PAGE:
But it was in the eighteenth century that this square underwent great changes. The idea came from Andrea Memmo, a high-ranking official of the Venetian Republic who was also fond of architecture. He arrived in Padua in 1775 and ordered the reclamation of the entire area that until then, was basically a swamp. The project was assigned to Domenico Cerato, abbot and Professor of Architecture at the University of Padua. The works started in summer 1775, in preparation for the autumn fair dedicated to Saint Justin. The new look of the Prato would feature a central isle (named Isola Memmia after its creator) surrounded by an artificial elliptical channel displaying a double ring of statues, in total 78 (the original project envisioned 88 of them). Among the most eminent people portrayed was Andrea Memmo himself, but also Antenore, the mythical founder of Padua in 1132 b.C., Titus Livius, Petrarca, Tasso, Ariosto, Mantegna, and Galileo.
It still looks this way today after over two centuries, and we can still admire it in all its splendor. In fact, it is the meeting point for skaters and joggers, but its breathtaking beauty also makes it the favorite place of musicians, lovers cuddling along the Canaletta, families with children, and the hundred thousand tourists who have always been enchanted by it.
The local market with more than a hundred and sixty stands takes place on Saturdays welcoming plenty of visitors. The most renowned event undoubtedly occurs on 13th June, the Fair of Saint Anthony, which celebrates the saint’s death which took place in Padua in 1231 a.D. For this occasion, thousands of pilgrims arrive in town in order to pay homage to him, as well as to attend the procession in his honor.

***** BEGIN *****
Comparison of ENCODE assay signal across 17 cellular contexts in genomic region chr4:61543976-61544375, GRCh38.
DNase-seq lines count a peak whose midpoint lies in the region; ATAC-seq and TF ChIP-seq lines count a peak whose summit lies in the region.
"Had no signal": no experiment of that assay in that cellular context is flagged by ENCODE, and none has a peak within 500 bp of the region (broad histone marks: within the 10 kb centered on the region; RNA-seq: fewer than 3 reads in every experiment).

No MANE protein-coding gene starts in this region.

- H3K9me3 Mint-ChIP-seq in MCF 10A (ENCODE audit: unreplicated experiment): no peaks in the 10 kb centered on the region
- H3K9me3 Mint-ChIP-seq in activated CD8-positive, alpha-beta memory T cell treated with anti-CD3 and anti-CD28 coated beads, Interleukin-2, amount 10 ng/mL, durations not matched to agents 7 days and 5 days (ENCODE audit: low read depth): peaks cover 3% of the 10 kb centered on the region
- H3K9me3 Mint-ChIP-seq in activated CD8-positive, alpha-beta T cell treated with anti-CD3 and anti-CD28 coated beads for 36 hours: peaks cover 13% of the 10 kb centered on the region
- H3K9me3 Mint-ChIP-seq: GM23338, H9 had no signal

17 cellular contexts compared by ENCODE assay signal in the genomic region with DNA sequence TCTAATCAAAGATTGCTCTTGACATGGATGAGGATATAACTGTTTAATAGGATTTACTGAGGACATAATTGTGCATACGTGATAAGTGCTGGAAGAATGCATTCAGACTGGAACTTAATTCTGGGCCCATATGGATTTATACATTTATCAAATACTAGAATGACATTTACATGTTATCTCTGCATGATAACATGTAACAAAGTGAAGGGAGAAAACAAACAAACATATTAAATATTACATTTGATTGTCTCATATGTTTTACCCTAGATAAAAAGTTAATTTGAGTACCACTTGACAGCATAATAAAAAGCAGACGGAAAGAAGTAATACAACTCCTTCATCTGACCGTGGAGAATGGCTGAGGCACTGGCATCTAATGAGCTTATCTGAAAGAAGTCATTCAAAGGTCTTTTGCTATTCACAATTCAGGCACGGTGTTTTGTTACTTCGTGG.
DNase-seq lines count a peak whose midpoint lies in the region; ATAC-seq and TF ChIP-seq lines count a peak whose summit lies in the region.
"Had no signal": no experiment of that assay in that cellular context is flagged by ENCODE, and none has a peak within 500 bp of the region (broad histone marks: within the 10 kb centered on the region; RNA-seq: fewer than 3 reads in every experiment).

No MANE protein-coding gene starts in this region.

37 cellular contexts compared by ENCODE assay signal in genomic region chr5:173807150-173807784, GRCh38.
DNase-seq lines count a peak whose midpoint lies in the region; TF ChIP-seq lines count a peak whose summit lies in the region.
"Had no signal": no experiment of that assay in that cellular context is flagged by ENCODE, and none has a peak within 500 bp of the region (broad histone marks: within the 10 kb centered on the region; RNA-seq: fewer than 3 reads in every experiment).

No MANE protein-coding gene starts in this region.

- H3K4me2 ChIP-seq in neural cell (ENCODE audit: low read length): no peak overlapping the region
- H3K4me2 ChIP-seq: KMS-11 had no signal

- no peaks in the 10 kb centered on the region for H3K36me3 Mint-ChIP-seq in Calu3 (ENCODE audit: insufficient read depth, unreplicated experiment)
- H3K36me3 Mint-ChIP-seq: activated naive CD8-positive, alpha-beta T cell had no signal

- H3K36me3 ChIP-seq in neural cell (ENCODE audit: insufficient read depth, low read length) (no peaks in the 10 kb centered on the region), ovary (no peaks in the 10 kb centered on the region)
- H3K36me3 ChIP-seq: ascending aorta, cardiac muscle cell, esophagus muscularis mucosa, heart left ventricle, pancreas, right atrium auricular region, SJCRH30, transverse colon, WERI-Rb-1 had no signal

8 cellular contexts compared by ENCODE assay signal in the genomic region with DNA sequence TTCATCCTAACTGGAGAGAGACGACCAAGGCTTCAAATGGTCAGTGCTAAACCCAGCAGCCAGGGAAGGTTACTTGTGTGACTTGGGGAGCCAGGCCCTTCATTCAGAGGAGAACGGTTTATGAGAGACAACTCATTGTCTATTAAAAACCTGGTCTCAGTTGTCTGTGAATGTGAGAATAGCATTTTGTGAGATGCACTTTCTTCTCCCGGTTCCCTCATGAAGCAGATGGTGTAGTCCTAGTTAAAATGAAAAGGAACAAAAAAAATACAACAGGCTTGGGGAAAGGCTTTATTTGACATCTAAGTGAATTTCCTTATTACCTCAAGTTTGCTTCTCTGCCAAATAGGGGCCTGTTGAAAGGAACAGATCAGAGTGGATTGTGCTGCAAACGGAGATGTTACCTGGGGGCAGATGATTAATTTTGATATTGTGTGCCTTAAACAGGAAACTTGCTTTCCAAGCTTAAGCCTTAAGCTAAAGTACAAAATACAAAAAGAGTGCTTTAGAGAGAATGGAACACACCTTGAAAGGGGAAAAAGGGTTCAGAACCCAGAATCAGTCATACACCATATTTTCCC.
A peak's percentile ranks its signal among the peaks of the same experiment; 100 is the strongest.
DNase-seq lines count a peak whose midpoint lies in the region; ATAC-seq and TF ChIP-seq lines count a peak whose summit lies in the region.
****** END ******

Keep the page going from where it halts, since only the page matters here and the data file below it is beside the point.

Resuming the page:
The square typically hosts numerous events throughout the year ranging from Italian and European food and wine shows to sporting events to prestigious concerts. Two other major events are New Year’s Eve and the 15th of August (National Holiday called “Ferragosto”) when a joyful crowd meets for a firework show that explodes in a whirlwind of colors and unforgettable emotions.
Of course, its charm also inspired artists, travelers, and writers. Among them, Canaletto and Francesco Piranesi. Gabriele D’Annunzio praised its beauty by dedicating a sonnet to his “City of Silence” and composed some lines which are carved on a memorial stone under the portico of Loggia Amulea.
The Prato is a treasure to discover but, if you wish to fully understand it, you really must come and experience it for yourself.
Article by: Cristina Zuccato
Photo copyrights: ilgazzettino.it, padovacultura.padovanet.it, pratodellavalle.it